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“A single person is missing for you and the whole world is empty.” – Joan Didion

For people coping with the loss of a spouse/significant other, shock waves reverberate. Lives that were intertwined are now permanently separated.

A sudden loss is shocking. So too is a death that is “expected.” For the latter, there are whispers – it was a “mercy,” s/he is “released.” (While these may be true in some measure, they do little to comfort the bereaved).

Other things do comfort the surviving partner. Here is where communities do have great impact – where the bereaved (while devastated) may feel less alone.

For those wishing to help, begin by knowing that the shock of grief is profound in any circumstance.

I have observed this. Following my grandfather’s decades-long battle with Parkinson’s Disease, I remember my grandmother – stunned at the reality of his funeral.

The shock of grief.

It causes people to stand around thinking about the profundity of the obvious: what do you mean when you say I will never see my love again? Lines extend from places of worship, snaking slowly towards the bereaved. There are ashes scattered in seven oceans.

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The writer Joan Didion describes the loss of her husband in her award-winning memoir The Year of Magical Thinking.

“Grief turns out to be a place none of us know until we reach it. We anticipate (we know) that someone close to us could die, but we do not look beyond the few days or weeks that immediately follow such an imagined death … [W]e might expect if the death is sudden, to feel shock. We do not expect this shock to be obliterative, dislocating to both body and mind. We might expect that we will be prostrate, inconsolable, crazy with loss. We do not expect to be literally crazy, cool customers who believe their husband is going to return and need his shoes.”

This passage underscores beautifully both the shock of loss, but also its ripple effects and afterblows. It is useful to understand the nature of shock as lasting when trying to conceive of ways to offer meaningful assistance to those in grief.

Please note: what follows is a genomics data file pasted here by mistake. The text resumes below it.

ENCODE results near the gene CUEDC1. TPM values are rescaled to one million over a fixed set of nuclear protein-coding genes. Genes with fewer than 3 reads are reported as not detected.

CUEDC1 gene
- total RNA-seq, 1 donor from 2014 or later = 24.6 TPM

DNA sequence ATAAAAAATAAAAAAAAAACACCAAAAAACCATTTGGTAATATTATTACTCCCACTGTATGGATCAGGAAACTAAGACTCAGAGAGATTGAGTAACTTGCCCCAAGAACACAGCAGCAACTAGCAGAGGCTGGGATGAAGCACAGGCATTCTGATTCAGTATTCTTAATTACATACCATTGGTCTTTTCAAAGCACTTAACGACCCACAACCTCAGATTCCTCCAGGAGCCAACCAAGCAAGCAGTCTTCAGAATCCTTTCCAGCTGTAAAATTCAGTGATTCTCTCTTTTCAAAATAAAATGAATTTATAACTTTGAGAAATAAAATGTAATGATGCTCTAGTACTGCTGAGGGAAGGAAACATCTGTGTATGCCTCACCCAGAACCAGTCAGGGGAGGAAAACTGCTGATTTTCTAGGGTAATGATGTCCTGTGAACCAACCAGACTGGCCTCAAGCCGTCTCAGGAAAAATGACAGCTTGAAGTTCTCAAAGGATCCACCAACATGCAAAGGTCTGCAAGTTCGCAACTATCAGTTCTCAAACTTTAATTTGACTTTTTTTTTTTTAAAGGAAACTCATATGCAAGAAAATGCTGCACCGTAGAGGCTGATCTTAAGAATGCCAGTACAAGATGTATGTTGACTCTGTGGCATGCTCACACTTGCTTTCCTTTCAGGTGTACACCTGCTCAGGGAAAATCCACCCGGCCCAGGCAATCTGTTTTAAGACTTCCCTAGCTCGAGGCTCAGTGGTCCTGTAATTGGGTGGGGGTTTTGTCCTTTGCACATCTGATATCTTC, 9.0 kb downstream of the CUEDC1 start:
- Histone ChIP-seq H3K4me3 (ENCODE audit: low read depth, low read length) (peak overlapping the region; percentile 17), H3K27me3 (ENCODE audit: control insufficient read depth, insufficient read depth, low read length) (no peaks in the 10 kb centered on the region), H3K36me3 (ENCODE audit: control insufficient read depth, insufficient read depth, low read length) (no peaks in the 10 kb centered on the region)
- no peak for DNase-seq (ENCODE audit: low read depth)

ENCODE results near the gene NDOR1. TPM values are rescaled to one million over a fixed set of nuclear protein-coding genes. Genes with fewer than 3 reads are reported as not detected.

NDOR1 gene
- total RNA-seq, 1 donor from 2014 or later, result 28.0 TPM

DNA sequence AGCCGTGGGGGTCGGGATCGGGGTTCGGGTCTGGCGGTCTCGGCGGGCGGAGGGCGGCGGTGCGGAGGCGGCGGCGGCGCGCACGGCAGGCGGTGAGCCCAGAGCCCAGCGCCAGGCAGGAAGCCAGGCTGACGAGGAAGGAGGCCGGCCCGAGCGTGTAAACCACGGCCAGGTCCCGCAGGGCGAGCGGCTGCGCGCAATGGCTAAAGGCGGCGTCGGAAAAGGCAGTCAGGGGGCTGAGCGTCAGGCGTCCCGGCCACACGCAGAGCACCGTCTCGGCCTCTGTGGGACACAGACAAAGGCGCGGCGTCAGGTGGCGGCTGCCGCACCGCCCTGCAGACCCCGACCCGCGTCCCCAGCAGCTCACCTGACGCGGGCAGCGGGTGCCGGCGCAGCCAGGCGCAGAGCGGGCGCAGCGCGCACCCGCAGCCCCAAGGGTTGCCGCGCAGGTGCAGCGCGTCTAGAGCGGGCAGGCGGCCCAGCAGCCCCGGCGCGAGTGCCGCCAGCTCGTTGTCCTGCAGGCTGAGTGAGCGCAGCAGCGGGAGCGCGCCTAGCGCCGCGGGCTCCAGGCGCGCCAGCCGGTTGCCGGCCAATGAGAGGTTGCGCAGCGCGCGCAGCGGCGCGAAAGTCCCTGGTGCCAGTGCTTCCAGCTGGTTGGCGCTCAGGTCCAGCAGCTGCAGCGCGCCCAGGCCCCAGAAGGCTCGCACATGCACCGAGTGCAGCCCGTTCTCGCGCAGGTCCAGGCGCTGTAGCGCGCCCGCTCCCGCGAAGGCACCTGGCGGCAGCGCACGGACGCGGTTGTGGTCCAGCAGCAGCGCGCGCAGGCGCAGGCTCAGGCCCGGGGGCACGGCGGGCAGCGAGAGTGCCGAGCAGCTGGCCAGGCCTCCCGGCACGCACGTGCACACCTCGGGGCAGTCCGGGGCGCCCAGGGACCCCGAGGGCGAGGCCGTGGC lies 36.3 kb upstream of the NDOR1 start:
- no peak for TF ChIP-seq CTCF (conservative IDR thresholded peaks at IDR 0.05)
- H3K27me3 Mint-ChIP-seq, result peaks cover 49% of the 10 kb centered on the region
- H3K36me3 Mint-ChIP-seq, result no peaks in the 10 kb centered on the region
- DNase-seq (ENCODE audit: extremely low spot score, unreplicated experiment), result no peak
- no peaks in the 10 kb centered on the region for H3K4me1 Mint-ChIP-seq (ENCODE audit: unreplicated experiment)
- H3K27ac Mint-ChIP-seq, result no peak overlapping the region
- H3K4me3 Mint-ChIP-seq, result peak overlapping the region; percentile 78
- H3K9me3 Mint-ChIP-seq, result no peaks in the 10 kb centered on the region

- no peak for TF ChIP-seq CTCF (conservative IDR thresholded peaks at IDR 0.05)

If a death was sudden, the grief is a body blow. But if the death was expected, it is still a body blow. No one knows the full measure of grief until they are in it.

It therefore becomes the job of those who love the surviving spouse to form a protective chain around the bereaved. Husbands who lose wives, and wives who lose husbands fall into the chasm of grief. Husbands who lose husbands, and wives who lose wives feel alone. Grief is a great leveler – a universal truth, an inevitability. So what can one do to help?

Consider whether young children are a factor. If they are, it will be especially useful to build supportive mechanisms for them.

If a surviving spouse is solo without young children, food delivery, while appreciated, can morph into other gifts that may be even more useful. Food is very useful while family is visiting, but becomes less so as people begin to peel away and return to their lives. (There is only so much food one person can eat).

If a surviving partner does have children, do keep food coming. This saves both time and money. At the end of a long day wherein the bereaved has once more navigated a new grief landscape with children, a meal s/he does not have to provide is a tremendous gift.

Offers to accompany a surviving partner on new adventures is always a nice thought. This will depend on the age of the surviving partner, other commitments (work, family.) Efforts toward these ends can range from initiatives designed to get someone out of the house (cooking classes) to exercise (yoga/Pilates.) Go to a movie.

It is nice to remember to mark significant anniversaries. For bereaved people who are comfortable using social media, remembering to tag them in a Facebook post is a powerful remembrance.

Provide opportunities to talk about the person who died. You are not “reminding” the bereaved of their lost love. They have not forgotten. In inviting their confidences, you are inviting their deep(er) friendship.

 

 

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